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How can such a small amount of carbon dioxide in the atmosphere—only around 420 parts per million—cause so much warming?

The small fraction of CO2 in the atmosphere can be misleading: consider instead the mind-boggling amount of CO2 we’ve added.

June 12, 2023

In June 2023, the National Oceanic and Atmospheric Administration announced that measurements of carbon dioxide (CO2) at their Mauna Loa Atmospheric Baseline Observatory had reached 424 parts per million (ppm).1
This means that of every one million molecules in the atmosphere, 424 are CO2. It can be hard to imagine how a chemical compound that makes up such a small fraction of the atmosphere—less than 0.05%—can be responsible for so much global warming. Yet focusing on the fraction of CO2 in the atmosphere can blind us to just how big a change this represents.
First, we are more perceptive to the effects of small fractions than you might think. Consider your daily cup of coffee. Its power to raise your alertness, energy and heart rate comes from caffeine, which, by coincidence, is present at around 400 ppm. As NASA, who made the analogy, put it: “Small amounts of powerful substances have big effects.”
There are many aspects of CO2 that make it a “powerful substance” that’s particularly good at trapping heat, as we’ve explored at Ask MIT Climate before.
Second, according to Jesse Kroll, professor of civil and environmental engineering and chemical engineering at MIT, more important than the current fraction of CO2 in the atmosphere is the change that has taken place since the Industrial Revolution.
“In 1750, that number was actually 280,” Kroll explains. “So we’ve increased the number by 50%, and this increase is the cause of climate change.”
Going back to the coffee analogy, imagine you’re used to drinking a low caffeine variety such as Aramosa, which has about 50% less caffeine than Arabica coffee. Then one day you switch to Arabica. All that extra caffeine might give you a headache, muscle tremors, make it difficult to sleep, and make your heart beat faster.
This is similar to what’s happened in our atmosphere. For thousands of years before the Industrial Revolution, the amount of CO2 in the atmosphere hovered around 280 ppm, as the natural world absorbed about as much CO2 as it emitted. That 280 ppm of CO2 kept a steady level of heat inside our atmosphere, helping to set the temperature of the pre-industrial world.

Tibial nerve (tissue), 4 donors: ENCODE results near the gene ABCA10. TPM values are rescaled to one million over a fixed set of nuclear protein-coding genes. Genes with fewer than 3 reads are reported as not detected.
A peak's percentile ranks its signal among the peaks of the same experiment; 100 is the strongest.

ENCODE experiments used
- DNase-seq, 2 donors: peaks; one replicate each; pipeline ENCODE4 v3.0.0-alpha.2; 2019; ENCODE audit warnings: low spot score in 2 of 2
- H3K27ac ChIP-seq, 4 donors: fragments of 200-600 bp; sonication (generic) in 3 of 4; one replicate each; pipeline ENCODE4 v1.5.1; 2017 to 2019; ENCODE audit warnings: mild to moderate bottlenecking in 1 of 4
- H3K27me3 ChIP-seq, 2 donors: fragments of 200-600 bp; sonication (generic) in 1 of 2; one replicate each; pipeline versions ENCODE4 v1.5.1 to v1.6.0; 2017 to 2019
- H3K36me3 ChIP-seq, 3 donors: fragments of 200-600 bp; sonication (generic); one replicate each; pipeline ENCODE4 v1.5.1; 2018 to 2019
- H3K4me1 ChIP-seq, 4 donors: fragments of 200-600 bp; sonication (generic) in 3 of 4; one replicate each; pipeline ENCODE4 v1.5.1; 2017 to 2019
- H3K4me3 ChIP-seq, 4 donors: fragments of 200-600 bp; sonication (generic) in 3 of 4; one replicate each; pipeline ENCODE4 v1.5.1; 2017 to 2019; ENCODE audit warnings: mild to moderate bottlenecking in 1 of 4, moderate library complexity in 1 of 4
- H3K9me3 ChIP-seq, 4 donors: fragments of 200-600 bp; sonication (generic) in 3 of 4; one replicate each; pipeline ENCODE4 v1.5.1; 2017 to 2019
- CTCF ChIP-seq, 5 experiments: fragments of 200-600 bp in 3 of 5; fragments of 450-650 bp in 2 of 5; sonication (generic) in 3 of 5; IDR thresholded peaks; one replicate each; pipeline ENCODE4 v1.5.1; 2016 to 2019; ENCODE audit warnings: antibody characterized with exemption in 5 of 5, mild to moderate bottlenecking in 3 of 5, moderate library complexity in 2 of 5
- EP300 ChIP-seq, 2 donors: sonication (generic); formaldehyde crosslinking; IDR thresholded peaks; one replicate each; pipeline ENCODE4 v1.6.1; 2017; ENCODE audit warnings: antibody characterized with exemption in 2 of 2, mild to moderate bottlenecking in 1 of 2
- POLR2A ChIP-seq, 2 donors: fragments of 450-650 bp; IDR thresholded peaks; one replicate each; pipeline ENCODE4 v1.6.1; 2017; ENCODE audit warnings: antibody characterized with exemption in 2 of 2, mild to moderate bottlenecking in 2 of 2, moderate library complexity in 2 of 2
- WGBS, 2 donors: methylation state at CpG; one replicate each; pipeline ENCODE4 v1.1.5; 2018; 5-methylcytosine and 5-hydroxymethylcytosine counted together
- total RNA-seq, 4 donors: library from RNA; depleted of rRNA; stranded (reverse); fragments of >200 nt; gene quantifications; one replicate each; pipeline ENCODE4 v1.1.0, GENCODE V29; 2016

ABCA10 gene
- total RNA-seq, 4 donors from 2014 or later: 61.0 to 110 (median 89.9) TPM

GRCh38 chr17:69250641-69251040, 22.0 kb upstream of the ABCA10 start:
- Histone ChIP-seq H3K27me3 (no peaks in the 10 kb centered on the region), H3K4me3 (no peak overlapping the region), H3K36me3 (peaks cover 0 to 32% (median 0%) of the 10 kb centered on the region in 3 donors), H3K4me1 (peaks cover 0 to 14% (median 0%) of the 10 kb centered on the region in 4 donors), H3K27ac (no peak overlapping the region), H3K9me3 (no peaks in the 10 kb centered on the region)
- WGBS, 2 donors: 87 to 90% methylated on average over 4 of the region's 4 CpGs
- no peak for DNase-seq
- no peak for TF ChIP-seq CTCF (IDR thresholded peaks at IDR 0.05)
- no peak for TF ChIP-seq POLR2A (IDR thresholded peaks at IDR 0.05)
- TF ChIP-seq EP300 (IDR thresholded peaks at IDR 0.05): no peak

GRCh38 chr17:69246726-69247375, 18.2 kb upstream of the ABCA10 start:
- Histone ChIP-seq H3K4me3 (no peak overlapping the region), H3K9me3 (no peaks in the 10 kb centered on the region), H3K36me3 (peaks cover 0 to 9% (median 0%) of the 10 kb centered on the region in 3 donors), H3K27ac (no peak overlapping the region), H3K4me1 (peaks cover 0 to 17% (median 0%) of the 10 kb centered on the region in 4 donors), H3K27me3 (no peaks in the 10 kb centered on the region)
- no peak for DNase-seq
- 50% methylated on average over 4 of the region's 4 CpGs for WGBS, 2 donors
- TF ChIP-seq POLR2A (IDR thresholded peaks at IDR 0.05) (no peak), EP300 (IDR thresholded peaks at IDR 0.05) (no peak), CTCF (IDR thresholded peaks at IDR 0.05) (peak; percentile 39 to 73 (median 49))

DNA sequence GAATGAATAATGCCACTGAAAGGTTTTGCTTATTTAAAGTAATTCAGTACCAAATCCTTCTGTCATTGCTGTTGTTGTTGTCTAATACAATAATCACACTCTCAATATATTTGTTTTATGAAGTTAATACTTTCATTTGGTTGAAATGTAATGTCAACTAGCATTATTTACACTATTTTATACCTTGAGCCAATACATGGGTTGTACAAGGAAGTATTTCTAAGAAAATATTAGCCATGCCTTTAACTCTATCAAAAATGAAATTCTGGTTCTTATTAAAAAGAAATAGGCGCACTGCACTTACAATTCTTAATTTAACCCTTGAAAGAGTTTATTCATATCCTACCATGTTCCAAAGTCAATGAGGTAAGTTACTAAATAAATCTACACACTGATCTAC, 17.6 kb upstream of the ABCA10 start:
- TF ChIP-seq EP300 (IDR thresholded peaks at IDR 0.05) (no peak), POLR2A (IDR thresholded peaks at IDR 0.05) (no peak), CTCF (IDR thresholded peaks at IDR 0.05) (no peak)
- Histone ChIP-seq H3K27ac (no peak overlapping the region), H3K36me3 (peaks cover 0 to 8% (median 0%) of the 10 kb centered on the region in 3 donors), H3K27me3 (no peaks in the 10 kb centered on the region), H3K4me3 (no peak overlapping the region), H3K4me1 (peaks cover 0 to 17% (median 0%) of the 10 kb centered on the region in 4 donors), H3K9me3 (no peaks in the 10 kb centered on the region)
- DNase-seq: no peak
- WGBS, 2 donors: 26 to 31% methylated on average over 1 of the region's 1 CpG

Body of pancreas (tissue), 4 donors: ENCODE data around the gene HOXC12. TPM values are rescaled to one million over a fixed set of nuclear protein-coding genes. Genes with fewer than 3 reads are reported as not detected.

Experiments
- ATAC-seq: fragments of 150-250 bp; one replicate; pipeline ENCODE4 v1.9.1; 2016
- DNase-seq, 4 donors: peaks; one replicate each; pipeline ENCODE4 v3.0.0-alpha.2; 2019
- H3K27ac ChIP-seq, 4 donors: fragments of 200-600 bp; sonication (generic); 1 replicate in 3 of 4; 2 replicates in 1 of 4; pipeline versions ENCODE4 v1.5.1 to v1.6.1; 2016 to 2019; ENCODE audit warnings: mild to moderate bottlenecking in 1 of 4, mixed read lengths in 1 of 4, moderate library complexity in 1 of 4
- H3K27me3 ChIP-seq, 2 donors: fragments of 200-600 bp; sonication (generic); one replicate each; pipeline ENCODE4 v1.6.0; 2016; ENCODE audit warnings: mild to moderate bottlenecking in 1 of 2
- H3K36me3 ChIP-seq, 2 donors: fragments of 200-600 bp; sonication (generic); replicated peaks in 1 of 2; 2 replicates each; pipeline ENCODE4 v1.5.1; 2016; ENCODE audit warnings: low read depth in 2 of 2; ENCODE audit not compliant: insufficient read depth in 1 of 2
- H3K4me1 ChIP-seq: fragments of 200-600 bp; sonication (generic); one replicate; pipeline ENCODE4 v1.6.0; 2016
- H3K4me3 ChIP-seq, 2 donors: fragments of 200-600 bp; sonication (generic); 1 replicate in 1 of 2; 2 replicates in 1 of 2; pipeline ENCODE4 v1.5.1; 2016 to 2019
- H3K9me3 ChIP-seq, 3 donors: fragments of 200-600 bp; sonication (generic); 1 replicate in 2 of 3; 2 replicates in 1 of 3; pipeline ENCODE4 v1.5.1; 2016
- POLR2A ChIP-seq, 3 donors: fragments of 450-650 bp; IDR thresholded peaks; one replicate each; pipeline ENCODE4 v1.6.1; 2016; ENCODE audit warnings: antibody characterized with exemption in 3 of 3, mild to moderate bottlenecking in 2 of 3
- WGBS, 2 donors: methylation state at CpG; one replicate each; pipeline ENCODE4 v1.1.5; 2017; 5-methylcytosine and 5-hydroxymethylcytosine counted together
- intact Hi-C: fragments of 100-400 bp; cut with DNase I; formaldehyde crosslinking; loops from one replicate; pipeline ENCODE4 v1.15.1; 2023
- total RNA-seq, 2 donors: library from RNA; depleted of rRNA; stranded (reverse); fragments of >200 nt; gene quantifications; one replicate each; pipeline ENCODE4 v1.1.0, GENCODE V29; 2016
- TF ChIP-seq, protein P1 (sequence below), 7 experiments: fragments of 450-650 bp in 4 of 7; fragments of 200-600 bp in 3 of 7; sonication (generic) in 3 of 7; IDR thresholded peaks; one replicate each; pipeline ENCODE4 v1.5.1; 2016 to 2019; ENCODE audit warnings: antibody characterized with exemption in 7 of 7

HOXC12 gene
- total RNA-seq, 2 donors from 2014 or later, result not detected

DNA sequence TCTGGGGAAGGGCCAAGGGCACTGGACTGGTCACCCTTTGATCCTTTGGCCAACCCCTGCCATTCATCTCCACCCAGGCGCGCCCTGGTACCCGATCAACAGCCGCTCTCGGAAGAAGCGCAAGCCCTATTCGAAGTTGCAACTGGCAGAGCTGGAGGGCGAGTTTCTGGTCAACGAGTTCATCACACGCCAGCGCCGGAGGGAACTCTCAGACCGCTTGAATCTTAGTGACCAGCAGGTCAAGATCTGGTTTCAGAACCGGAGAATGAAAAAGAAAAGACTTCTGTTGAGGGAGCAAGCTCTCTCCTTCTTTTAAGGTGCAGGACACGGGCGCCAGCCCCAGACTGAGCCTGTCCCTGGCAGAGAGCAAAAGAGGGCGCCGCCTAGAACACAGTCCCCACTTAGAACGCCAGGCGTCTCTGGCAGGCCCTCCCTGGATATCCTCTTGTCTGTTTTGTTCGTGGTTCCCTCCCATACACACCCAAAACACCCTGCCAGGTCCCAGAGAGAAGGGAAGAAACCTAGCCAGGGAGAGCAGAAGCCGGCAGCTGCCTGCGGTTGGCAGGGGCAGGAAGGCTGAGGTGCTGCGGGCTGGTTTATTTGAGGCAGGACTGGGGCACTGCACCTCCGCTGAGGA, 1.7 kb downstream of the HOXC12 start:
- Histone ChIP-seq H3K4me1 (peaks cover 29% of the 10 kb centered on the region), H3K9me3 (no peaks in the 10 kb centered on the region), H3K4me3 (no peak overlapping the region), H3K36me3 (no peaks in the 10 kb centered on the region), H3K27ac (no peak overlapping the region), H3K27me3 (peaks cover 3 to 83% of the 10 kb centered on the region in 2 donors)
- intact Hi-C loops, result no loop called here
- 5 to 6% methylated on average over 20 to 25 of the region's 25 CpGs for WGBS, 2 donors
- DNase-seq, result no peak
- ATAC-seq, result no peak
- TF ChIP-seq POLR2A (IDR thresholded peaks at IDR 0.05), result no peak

This balance is now thrown off when billions of tons of extra CO2 are entering the atmosphere each year, allowing CO2 to accumulate and keep in more heat. This extra CO2 has meant the global average surface temperature has risen by 1° C (2° F), and is still rising.2 To play on the NASA quote: “50% more of a powerful substance can have even bigger effects.”
Lastly, it’s important to understand that when it comes to something as large as our atmosphere, a small fraction like 424 ppm actually represents a truly massive number of CO2 molecules. 
Consider a one-liter bottle full of air. At “standard temperature and pressure” (0° C at sea level), that single liter of air contains 2.7 x 1022 molecules: 27,000 billion billion molecules.
What’s 424 ppm of this bottle of air? It’s 11.4 billion billion molecules of CO2, of which almost 4 billion billion were added by human activities. And any infrared radiation trying to get through our bottle—which is how the Earth gives off heat into space—will have to run the gauntlet of all those CO2 molecules, each one of which can absorb infrared light and keep it from escaping to space.
And that’s the number of CO2 molecules in just one liter of air. (Depending on temperature and pressure—in the real atmosphere, our bottle would hold fewer molecules as you go higher up.)

So don’t get distracted by how small a percentage 424 ppm is: this is still a mind-boggling amount of CO2 we’ve added to the atmosphere, and a monumental change from the 280 ppm humanity has experienced for most of our history. “These molecules are strong infrared absorbers,” says Kroll, “and their concentration is going up.”


Thank you to Gavin Saitowitz of New York, New York, for the question. You can submit your own question to Ask MIT Climate here.

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1 National Oceanic and Atmospheric Administration: "Broken record: Atmospheric carbon dioxide levels jump again." June 5, 2023.

2 National Oceanic and Atmospheric Administration: "Climate Change: Global Temperature." Updated January 18, 2023.